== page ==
So perish the thought of simply "reforming" the system. True libertarianism holds the key to our nation's future. And via the Internet, we will spread the truth far and wide, and reverse the direction of our country. Read Hornberger's article, and ask yourself: are spreading of ideas on freedom and liberty the key to the future?

Tuesday, March 07, 2006

South Dakota abortion ban

Earlier this week, there is a debate among both sides of the abortion issue in South Dakota. Pro life advocates are fighting with pro choice advocates, and vice versa. The fighting is centered on what will the state allow or don't allow on abortions. Governor Mike Rounds signed into law banning all abortions except when the life of the mother is in danger. The law will go into effect July 1.

Now, I am fuzzy on the pro life v. pro choice debate. But, on a constitutional basis, I am certain on this: on a national decision, Roe v. Wade is unconstitutional. There is no mention about "abortions" anywhere in the Constitution, and the Tenth Amendment says if it isn't in there, then we should leave it to the states. Now, on the pro choice side, there is a right to enjoy a zone of privacy in the Ninth Amendment, decided by Griswold v. Connecticut. On the pro life side, there is a right to life found in the Fifth Amendment. There can be an honest debate on the constitutionality of the matter, and the verdict can go either way. So, if there is any doubt, we should leave it to the states. If we have 50 state Roe v. Wade decisions, that is fine with me. If we have a law like the South Dakota abortion law, that is fine with me too. The Supreme Court should uphold South Dakota's law. Anyway, there is a third option besides keeping or aborting; adopting. But, it will take too much power out of the Supreme Court, so the decision is anybody's guess.

Sunday, March 05, 2006

A famous anchorman sees it "the way it is"

Walter Cronkite, a famous anchorman for CBS, is telling the truth about the futile war on drugs. The war on drugs is a failure. Now I admit, drugs are bad, but the war on drugs is a lot, lot worse. The average innocent person will lose his/her rights, especially the rights found in the Fourth Amendment. The United States, the "land of the free", has the #1 prisoners per capita in all the world. And you know what? In the 30 years in which we have the "War of Drugs", drugs are more prevalent than ever. And most of all, you have a God-given right to ingest anything you want with YOUR body. It's yours and yours alone. Not mine, or anyone else. It's your body. And thus, you will pay the consequences of your actions, not me. My last post titled, "Even a police chief says the war on drugs is a complete failure" says it all. Now, Walter Cronkite is jumping on the bandwagon. He even offers a solution; the Drug Policy Alliance. But, certain individuals have been making themselves wealthy fighting the losing drug war. So, the war will continue indefinitely, until our country is headed for complete destruction.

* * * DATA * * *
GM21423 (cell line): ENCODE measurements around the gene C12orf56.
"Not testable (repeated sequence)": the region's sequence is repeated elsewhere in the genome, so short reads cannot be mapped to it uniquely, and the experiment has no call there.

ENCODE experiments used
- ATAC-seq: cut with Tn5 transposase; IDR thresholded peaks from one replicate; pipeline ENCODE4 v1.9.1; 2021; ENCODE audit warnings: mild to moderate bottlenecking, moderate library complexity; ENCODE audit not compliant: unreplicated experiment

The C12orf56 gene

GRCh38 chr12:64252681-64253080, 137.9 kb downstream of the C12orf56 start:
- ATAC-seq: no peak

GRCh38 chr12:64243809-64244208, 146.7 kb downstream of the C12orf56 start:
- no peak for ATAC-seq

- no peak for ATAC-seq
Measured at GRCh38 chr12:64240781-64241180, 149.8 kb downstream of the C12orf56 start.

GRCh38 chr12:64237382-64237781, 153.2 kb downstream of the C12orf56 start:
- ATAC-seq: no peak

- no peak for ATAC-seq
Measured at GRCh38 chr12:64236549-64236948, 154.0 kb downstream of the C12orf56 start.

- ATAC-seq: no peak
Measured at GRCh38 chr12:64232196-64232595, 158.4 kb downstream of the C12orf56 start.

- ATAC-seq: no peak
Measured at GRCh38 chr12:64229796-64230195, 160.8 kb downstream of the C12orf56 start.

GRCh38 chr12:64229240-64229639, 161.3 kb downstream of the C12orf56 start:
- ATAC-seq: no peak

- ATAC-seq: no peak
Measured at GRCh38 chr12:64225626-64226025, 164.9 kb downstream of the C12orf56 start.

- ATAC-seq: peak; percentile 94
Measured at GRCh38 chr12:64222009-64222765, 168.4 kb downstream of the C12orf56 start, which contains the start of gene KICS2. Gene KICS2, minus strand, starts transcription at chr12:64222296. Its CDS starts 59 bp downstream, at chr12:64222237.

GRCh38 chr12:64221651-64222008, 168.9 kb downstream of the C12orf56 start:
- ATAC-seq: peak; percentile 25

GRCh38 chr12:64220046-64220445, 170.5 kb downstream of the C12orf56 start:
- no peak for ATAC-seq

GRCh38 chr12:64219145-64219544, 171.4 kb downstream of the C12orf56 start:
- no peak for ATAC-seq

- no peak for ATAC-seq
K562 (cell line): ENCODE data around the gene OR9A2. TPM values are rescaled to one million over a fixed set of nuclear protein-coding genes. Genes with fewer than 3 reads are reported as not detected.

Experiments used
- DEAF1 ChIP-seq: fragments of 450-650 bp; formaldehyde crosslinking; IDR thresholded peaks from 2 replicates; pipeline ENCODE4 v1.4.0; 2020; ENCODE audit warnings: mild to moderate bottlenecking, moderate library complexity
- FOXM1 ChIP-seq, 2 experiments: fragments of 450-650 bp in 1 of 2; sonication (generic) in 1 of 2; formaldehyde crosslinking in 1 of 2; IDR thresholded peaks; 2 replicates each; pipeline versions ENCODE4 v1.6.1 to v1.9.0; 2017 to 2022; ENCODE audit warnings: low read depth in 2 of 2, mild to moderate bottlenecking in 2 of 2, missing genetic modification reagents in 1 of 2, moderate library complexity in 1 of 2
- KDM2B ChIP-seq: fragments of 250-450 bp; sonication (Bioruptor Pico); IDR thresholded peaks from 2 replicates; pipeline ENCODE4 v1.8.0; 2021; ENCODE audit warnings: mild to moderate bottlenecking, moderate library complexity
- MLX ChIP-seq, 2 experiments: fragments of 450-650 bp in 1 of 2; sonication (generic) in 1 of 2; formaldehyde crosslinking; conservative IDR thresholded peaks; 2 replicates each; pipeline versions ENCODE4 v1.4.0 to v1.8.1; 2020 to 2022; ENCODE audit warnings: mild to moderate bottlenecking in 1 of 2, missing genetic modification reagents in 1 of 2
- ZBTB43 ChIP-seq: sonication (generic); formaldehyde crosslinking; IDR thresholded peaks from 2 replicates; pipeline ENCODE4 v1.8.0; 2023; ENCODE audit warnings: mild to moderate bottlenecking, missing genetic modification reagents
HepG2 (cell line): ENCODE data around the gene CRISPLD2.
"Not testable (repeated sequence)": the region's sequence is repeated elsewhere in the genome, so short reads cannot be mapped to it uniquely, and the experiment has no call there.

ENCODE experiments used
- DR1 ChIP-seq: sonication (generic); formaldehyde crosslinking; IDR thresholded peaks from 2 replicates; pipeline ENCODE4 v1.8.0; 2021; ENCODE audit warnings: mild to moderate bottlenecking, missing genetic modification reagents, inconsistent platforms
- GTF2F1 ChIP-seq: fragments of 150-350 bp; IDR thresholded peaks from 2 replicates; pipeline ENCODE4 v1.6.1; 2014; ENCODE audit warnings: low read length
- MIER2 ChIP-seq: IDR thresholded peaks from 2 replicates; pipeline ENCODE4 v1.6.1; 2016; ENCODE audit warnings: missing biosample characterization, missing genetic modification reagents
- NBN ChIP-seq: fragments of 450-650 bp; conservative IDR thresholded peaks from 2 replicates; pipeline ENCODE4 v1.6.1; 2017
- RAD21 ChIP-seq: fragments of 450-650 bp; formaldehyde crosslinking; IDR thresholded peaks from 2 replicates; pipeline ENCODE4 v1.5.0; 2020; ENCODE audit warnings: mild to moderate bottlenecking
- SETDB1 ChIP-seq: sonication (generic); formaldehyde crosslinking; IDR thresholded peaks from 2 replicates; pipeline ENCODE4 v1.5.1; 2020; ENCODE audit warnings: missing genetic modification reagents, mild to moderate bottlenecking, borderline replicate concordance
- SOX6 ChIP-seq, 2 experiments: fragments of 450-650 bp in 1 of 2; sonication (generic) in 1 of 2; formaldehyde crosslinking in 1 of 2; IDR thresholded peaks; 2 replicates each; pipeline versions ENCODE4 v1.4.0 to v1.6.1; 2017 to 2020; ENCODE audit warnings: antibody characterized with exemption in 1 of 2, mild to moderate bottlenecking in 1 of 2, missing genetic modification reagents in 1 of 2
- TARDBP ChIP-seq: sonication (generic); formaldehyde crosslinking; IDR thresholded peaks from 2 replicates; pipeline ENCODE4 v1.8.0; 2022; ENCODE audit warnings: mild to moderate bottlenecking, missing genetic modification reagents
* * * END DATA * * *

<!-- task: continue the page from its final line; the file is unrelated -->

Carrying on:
Saturday, March 04, 2006

Government intervention fails at everything, including immigration

Like Harry Browne's book, Why Government Doesn't Work implies, government fails at everything. Government produces unintended results. When federal officials pass a law outlawing something which has no victim (i.e., victimless crime, an oxymoron), that law is doomed to falter. When federal officials see it is failing, they don't repeal that law; on the contrary, they enact more laws to force the initial law to work. When they see this laws has failed, they pass even more laws to force the initial two laws to work. When they see that all three laws don't get the picture. Finally, the federal officials pass enough laws to deprived the innocent private sector of its social and economic liberty, and the first law, and the sequential laws thereafter, failed to do what is expected.

The textbook example of this phenomenon is immigration. First, the federal officials pass a law forbidding immigrants to freely come here and work. Immigrants want to come here and work; else, they wouldn't come. American employers want to hire the immigrants; else, they would refuse to hire them. In other words, it is a victimless crime. But, the federal officials want to throw a wench in the supply-and-demand chain and pass laws forbidding the immigrants to work.

When it doesn't work, it angers federal officials. They can't believe the intervention didn't work as planned. So they pass new laws forbidding transportation and harboring immigrants. If the people don't want to transport immigrants around, they wouldn't do it. Again, this is a victimless crime. But this time, the feds say, it will work.

When it fails to work, it gets the feds mad. They cannot understand why the intervention didn't work. So they pass a law barring Americans to hire immigrants. But, like I said, Americans want to hire immigrants, and immigrants want to be hired; else, they would leave. But this time for sure, the feds say, they are confident it will work.